The famous ‘Café Madrid’, where the ‘Agua de Valencia’ was created, reopens its doors maintaining the essence of the 20s. An emblem that contrasts with the modern hotel ‘Marqués House’ of which it is a part.
“Agua de Valencia, Café Madrid, Valencia, Spain, Special for neurasthenia, dyspepsia and gastrointestinal catarrhs”, can be read in a poster that continues to shine in the legendary Valencian cafeteria. A meeting place for intellectuals, people from the world of theater, painters and chess players who, between the 70s and 90s, became the fashionable café where politicians of all ideologies met. Then it closed and was abandoned for many years but, behind its doors, the history of this site remained intact. Therefore, when the project of the Marqués House hotel palace began, one of the objectives was to reopen the Café Madrid and to become its lobby, so that its classic and bohemian atmosphere was the first thing that the guests saw. H Up Interiorismo + Diseño, specialized in buildings and emblematic spaces, got down to work and, in addition to preserving all the patrimony of the cafeteria, knew how to combine its classic style with the modernity of the hotel.
The coffee and the hotel merge with the preparation despite having totally different environments. The visitor first meets the bohemian and the classicism of Café Madrid and then takes refuge in ultra modern rooms, with the latest technology at their disposal. It was inevitable that eclecticism was the basis of the project. The objective was to find coherence in the diversity and creativity of the interior designers Zdenka Lara, Sandra Figuerola and Ampa Prada knew how to achieve it. They recovered old paintings that were mostly lithographs, posters and photographs of the time and added elements reminiscent of the coffee houses of the early twentieth century and combined with some more modern industrial touches.
Walls lined with wood coexist with visible installations under a ceiling painted in gray. The old stained glass windows, the recovered paintings, the capitoné armchairs in grayish tones, the aged leather chester and the fringed lamps are fundamental elements that surround the bar, the real protagonist. The place where Agua de Valencia was created should continue to take care of his love for cocktails and the award-winning Iván Talens is now in charge of surprising with his mixers. This art needed a special space, that’s why the bar was lined with wood and a checkerboard corridor in black and white marble was created around the stools. A corner where you can go back in time and let yourself be carried away by the magic of the place.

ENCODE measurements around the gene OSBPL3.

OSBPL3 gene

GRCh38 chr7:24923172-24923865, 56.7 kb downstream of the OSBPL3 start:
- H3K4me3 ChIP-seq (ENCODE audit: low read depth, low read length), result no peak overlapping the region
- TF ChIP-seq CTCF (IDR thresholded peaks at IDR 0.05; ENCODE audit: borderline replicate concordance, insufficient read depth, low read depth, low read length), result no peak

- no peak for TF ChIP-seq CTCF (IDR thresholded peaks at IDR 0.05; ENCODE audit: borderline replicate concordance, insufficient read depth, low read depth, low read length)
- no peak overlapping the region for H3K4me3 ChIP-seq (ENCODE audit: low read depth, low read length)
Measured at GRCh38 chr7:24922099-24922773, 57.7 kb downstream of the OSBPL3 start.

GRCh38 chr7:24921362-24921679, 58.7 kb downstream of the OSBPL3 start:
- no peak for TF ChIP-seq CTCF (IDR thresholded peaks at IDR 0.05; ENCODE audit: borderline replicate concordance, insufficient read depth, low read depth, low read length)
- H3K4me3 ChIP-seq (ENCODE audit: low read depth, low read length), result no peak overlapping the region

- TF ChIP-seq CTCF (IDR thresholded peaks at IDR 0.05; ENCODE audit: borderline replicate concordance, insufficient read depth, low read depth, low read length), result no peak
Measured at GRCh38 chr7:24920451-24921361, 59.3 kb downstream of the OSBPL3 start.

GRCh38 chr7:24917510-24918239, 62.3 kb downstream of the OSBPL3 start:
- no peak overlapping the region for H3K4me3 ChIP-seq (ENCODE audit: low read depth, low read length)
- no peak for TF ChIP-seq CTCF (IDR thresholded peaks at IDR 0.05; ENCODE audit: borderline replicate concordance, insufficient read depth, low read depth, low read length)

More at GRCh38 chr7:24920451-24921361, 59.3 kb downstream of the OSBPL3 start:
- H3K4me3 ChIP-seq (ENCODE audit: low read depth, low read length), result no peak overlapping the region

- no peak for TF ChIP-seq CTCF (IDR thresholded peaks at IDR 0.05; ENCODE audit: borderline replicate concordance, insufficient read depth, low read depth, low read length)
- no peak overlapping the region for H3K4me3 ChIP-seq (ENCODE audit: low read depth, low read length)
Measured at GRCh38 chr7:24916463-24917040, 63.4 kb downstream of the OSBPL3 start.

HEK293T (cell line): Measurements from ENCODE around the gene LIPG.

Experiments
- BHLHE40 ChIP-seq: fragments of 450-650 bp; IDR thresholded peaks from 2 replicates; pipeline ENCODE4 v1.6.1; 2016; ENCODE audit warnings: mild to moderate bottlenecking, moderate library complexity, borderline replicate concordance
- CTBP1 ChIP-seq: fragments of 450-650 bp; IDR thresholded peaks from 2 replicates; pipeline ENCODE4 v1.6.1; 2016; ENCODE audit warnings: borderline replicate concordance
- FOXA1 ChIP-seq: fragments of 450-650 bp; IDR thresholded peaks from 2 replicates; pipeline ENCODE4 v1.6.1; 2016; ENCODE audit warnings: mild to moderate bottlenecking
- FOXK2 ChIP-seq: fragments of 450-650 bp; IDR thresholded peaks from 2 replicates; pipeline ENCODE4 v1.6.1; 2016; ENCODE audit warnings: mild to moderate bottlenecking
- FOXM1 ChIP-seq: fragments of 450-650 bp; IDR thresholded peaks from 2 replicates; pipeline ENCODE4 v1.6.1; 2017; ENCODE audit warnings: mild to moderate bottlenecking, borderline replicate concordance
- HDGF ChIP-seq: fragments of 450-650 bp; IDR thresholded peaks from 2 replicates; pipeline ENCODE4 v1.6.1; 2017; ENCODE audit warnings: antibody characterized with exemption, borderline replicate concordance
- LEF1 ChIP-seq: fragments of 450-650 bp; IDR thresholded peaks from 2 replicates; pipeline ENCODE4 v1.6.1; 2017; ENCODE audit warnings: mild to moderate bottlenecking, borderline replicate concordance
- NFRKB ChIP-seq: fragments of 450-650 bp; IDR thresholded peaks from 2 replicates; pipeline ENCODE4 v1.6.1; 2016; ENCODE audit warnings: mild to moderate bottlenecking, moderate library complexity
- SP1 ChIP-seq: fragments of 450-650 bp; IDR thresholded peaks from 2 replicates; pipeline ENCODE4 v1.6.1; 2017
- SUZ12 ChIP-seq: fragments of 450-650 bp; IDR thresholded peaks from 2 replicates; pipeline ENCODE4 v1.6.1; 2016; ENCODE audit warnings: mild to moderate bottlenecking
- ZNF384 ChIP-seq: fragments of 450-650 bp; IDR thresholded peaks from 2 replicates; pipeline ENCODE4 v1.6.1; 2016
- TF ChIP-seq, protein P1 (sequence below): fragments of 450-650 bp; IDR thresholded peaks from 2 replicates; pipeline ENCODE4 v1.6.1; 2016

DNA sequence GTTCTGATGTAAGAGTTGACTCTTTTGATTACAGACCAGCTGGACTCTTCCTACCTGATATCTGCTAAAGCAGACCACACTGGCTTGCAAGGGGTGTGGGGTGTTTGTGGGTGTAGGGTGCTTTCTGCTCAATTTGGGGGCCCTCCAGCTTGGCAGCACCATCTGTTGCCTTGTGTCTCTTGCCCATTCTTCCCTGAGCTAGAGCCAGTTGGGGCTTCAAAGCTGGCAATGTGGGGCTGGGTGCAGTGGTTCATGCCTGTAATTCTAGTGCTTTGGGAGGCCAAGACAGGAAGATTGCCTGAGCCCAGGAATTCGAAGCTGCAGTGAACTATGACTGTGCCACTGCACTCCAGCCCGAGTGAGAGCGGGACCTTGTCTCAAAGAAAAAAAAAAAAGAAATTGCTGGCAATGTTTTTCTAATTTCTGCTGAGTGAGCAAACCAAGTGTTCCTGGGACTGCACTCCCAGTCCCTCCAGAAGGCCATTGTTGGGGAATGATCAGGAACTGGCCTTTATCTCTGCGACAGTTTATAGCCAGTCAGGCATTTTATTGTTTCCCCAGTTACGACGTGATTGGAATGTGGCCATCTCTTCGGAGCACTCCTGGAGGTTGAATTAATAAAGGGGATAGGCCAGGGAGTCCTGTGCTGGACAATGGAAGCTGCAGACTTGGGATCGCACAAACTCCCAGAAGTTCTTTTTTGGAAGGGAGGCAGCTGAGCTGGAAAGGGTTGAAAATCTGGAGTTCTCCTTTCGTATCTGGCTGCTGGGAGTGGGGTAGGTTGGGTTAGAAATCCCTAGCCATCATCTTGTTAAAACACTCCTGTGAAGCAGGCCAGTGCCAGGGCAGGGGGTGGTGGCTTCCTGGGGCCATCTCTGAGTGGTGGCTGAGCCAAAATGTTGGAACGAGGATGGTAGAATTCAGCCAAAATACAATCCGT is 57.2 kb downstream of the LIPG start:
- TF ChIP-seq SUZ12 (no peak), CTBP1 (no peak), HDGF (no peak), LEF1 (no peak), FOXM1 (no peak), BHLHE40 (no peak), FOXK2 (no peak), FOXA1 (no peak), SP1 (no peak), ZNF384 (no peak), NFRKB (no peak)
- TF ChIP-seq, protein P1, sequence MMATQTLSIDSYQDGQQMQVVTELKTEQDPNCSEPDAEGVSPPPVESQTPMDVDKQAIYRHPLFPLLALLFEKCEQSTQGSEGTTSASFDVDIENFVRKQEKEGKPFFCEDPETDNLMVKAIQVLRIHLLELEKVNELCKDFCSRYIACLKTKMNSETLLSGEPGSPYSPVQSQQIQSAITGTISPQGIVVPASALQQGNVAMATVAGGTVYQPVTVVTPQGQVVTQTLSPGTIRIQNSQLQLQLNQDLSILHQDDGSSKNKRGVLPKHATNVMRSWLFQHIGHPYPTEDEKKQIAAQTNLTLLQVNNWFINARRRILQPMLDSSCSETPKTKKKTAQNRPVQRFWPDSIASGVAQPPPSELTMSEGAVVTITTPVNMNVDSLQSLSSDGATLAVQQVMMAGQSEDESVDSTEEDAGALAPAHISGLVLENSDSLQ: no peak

The lighting is also key to recreate this atmosphere of social gathering. Three large chandelier lamps made of custom-made glass tears and pai pai fans hang from that industrial ceiling. In the coffee area, the English 20s lamps with sophisticated fabrics, fringes and trimmings, get a discreet and whispering light to sit down to chat in the chester or the capitoné and velvet or wicker armchairs. The auxiliary tables are also varied: marble or glass with wood or brass finishes. Some are made to measure and others were great old finds. “Everything follows a coherent line and there is the magic of the project”, point out from H Up Interiorismo + Diseño. In a corner, an orange makes a nod to the Water of Valencia. Until that has been taken care of.
Another of the pillars of Café Madrid is its cuisine, led by Nacho Romero. The open mezzanine hosts the dining room in two versions. The area that looks at the cafe follows the most classic line. It is divided by large restored old bars, with a large sofa lined with aquamarine velvet and French bistro tables with iron legs and marble and wood. There are still frames and restored frames of the old café hanging on the wall. However, when turning, the dining room looks at the large square, the windows let in the Mediterranean light and diners contemplate the Palace of the Marquis of Dos Aguas. In this space the line is contemporary and Nordic, more relaxed. Here, the paintings are contemporary and signed by Susi Lizondo and, as in the cafe, chairs and tables of different materials are mixed. The perfect transition that leads to the hotel. From the 20th century to the 21st century.